Doors – L.A. Woman

I’m not a huge Doors fan but I do like some of their songs…this one I really like.

This song was the title track to the Door’s last album with Jim Morrison released in April 1971. The remaining members released two more albums, Other Voices and Full Circle, which both sold poorly.

The Doors performed this live only once, in Dallas at the State Fair Music Hall on December 11, 1970. The only live recording of this is on the bootleg If It Ain’t One Thing, It’s Another. The band wanted to bring more musicians along to simulate the studio sound, but Morrison died before they could launch the tour.

This song wasn’t released as a single. The album peaked at #9 in the Billboard Album Charts in 1971.

Keyboardist Ray Manzarek: “A song about driving madly down the LA freeway – either heading into LA or going out on the 405 up to San Francisco. You’re a beatnik on the road, like Kerouac and Neal Cassady, barreling down the freeway as fast as you can go.”

From Songfacts

“Mr. Mojo Risin'” is an anagram for “Jim Morrison.” He repeats the phrase at the end of the song faster and faster to simulate orgasm. Early blues musicians often referred to their “Mojo,” like in the Muddy Waters song “Got My Mojo Working.”

A mojo is a Hoodoo charm, usually a bag filled with items like roots, lodestone, rattlesnake rattles, alligator teeth, charms, coins – whatever does the trick. Different bags would be used for different purposes: If the bag were red, it would be a mojo for love and you would have to put a personal item, such as hair or bit of clothing in order for the mojo to work. If the mojo were made out of a black bag it would be for death. Many white listeners, including Jim Morrison, thought mojo meant sexual energy, and that is how it’s usually interpreted today, in part due to Austin Powers movies. 

Morrison recorded his vocals in the studio bathroom to get a fuller sound. He spent a lot of time in there anyway because of all the beer he drank during the sessions.

The Doors needed extra musicians to record this. Jerry Sheff (famous for his work with Elvis Presley) was brought in to play bass, Marc Benno to play guitar. Sheff and Benno were going to tour with the band, but Morrison’s death canceled those plans.

Morrison got the idea for the “City of Night” lyric from John Rechy’s 1963 book of the same name. The book describes a sordid world of sexual perversion, which Morrison translated to Los Angeles.

They put this together in the studio and recorded it live with no overdubs. It came together surprisingly well. Guitarist Robby Krieger has called it “the quintessential Doors song.”

The first line, “Well, I did a little down about an hour ago,” is a reference to a barbituate, specifically Rorer 714.

Billy Idol covered this on his 1990 album Charmed Life, his version hitting #52 in the US. Idol was in the 1991 Oliver Stone movie The Doors, but had to take a smaller role because of a 1990 motorcycle accident that limited his mobility.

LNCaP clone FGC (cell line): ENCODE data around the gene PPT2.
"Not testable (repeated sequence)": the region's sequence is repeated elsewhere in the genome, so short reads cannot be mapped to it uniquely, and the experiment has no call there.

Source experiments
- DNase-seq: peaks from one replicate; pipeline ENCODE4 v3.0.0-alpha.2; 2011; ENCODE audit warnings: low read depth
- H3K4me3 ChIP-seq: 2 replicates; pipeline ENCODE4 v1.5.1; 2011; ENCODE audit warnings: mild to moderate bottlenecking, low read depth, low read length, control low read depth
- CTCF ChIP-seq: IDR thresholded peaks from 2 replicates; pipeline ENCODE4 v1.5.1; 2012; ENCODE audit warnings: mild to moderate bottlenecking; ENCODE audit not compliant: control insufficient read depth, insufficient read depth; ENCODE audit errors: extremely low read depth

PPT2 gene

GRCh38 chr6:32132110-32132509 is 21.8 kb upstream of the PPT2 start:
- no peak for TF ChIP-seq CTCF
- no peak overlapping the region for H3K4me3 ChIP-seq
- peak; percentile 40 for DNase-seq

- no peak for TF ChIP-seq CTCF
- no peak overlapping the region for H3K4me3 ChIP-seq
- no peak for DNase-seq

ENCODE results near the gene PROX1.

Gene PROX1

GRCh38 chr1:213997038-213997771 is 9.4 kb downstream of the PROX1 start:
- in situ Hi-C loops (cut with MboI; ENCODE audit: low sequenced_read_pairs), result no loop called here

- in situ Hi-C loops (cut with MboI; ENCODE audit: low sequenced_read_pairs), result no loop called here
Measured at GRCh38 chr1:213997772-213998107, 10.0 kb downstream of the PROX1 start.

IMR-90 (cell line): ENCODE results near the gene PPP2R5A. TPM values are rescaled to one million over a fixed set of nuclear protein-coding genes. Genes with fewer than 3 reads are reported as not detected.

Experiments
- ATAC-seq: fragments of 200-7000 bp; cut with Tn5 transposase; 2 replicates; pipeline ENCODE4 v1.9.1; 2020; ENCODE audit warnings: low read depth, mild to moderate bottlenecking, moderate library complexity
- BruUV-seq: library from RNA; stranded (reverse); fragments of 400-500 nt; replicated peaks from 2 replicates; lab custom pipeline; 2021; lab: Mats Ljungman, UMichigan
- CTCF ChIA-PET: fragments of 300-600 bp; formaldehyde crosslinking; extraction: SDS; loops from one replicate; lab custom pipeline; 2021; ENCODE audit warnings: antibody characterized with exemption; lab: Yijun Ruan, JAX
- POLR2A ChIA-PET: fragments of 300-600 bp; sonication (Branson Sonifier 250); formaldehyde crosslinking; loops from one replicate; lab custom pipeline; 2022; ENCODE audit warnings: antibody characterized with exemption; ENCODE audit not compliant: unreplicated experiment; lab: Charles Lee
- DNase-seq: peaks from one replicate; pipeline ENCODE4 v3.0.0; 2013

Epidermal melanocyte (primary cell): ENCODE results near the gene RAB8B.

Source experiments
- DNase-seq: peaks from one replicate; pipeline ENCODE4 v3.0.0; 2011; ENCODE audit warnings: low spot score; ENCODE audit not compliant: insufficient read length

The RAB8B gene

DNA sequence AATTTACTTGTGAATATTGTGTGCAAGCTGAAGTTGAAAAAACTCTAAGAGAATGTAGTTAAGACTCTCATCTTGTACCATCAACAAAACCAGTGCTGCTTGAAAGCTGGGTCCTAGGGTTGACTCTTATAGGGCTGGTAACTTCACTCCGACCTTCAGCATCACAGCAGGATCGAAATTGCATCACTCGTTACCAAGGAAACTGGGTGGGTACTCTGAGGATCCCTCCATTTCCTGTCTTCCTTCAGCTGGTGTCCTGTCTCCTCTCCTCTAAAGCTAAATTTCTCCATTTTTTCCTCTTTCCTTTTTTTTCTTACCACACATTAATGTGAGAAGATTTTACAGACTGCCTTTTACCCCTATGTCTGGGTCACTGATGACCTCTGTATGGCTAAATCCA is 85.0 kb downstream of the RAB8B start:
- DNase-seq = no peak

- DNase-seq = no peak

At a press conference to promote the album, Idol explained that he had been playing “L.A. Woman” for years and was a big fan of the song. He would often use it to audition new band members.

The Doors produced this album with Bruce Botnick. Paul Rothchild, who produced their first five albums, did not want to work on this because he didn’t like the songs. He produced an album for Janis Joplin instead.

In 2000, the surviving members of the Doors taped a VH1 Storytellers episode with guest vocalists filling in for Morrison. Perry Farrell, formerly of Jane’s Addiction, sang on this.

Doors drummer John Densmore said in the The Story of L.A. Woman documentary: “The metaphor for the city as a woman is brilliant: cops in cars, never saw a woman so alone – great stuff. It’s metaphoric, the physicality of the town and thinking of her and how we need to take care of her, it’s my hometown.”

Ray Manzarek put his UCLA film studies to use when he made a video for this song that was issued on a collection of Doors material called R-Evolution in 1985. To make the video, Manzarek combined archive footage of the band with new material he shot in Venice Beach, California. The actress Krista Errickson stars as the “LA Woman”; the male lead is John Doe of the band X – Manzarek produced their first four albums and directed two of their videos.

L.A. Woman

Well, I just got into town about an hour ago
Took a look around, see which way the wind blow
Where the little girls in their Hollywood bungalows

Are you a lucky little lady in the city of light
Or just another lost angel, city of night
City of night, city of night, city of night, woo, c’mon

L.A. woman, L.A. woman
L.A. woman Sunday afternoon
L.A. woman Sunday afternoon
L.A. woman Sunday afternoon
Drive through your suburbs
Into your blues, into your blues, yeah
Into your blue-blue blues
Into your blues, ohh, yeah

I see your hair is burnin’
Hills are filled with fire
If they say I never loved you
You know they are a liar
Drivin’ down your freeways
Midnight alleys roam
Cops in cars, the topless bars
Never saw a woman
So alone, so alone
So alone, so alone

Motel money murder madness
Let’s change the mood from glad to sadness

Mister mojo risin’, mister mojo risin’
Mister mojo risin’, mister mojo risin’
Got to keep on risin’
Mister mojo risin’, mister mojo risin’
Mojo risin’, gotta mojo risin’
Mister mojo risin’, gotta keep on risin’
Risin’, risin’
Gone risin’, risin’
I’m gone risin’, risin’
I gotta risin’, risin’
Well, risin’, risin’
I gotta, wooo, yeah, risin’
Woah, ohh yeah

Well, I just got into town about an hour ago
Took a look around, see which way the wind blow
Where the little girls in their Hollywood bungalows

Are you a lucky little lady in the city of light
Or just another lost angel, city of night
City of night, city of night, city of night, woah, c’mon

L.A. woman, L.A. woman
L.A. woman, your my woman
Little L.A. woman, little L.A. woman
L.A. L.A. woman woman
L.A. woman c’mon